Gov. Arnold Schwarzenegger chided the Legislature today for rushing to make city finances more transparent in the reaction to a scandal in Bell, but refusing to open up state pension and school district finances.
Schwarzenegger said the state should be willing to let the public examine pension records to see who's getting what. He has been demanding that pension reform be part of any state budget deal, saying that the system is too generous in benefits and places too great a burden on a deficit-riddled budget.
Coincidentally, an Orange County Register article today delved into the pension that Attorney General Jerry Brown has earned over decades of on-again, off-again public office, noting that the precise amount of his pension is confidential.
While legislators require cities to be more open, Schwarzenegger said, "Let's put that kind of information (pension detail) at the same time on the website."
He also complained that school finances are often opaque, citing the rapidly escalating costs of building the Robert F. Kennedy Learning Center on the site of the Ambassador Hotel in Los Angeles, where Kennedy was assassinated in 1968. Schwarzenegger's wife, Maria, is part of the Kennedy family.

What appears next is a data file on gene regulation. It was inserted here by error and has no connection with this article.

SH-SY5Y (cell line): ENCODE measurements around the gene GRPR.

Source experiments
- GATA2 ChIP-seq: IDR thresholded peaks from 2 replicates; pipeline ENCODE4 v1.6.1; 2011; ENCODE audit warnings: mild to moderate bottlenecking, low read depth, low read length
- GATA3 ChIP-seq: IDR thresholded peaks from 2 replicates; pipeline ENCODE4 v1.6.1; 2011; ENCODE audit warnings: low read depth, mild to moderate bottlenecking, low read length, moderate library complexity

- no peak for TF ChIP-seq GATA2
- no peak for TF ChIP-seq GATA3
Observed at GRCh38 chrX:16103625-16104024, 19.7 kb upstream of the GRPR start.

Schwarzenegger's remarks came during a wide-ranging appearance before the Hispanic Chambers of Commerce, meeting in Los Angeles.
He told the audience that while the state budget stalemate continues, describing it as "basic philosophical differences," he believes it could be resolved "within the month of August..." But he also renewed his vow not to sign a budget that includes new taxes, which Democratic leaders have proposed,
Finally, Schwarzenegger took another shot at state employees who complain about furloughs (which are now tied up in the courts), referring to a chart purporting to prove that public workers have fared much better than those in the private economy during the recession.
"They're not in touch with reality," Schwarzenegger said of the state workers.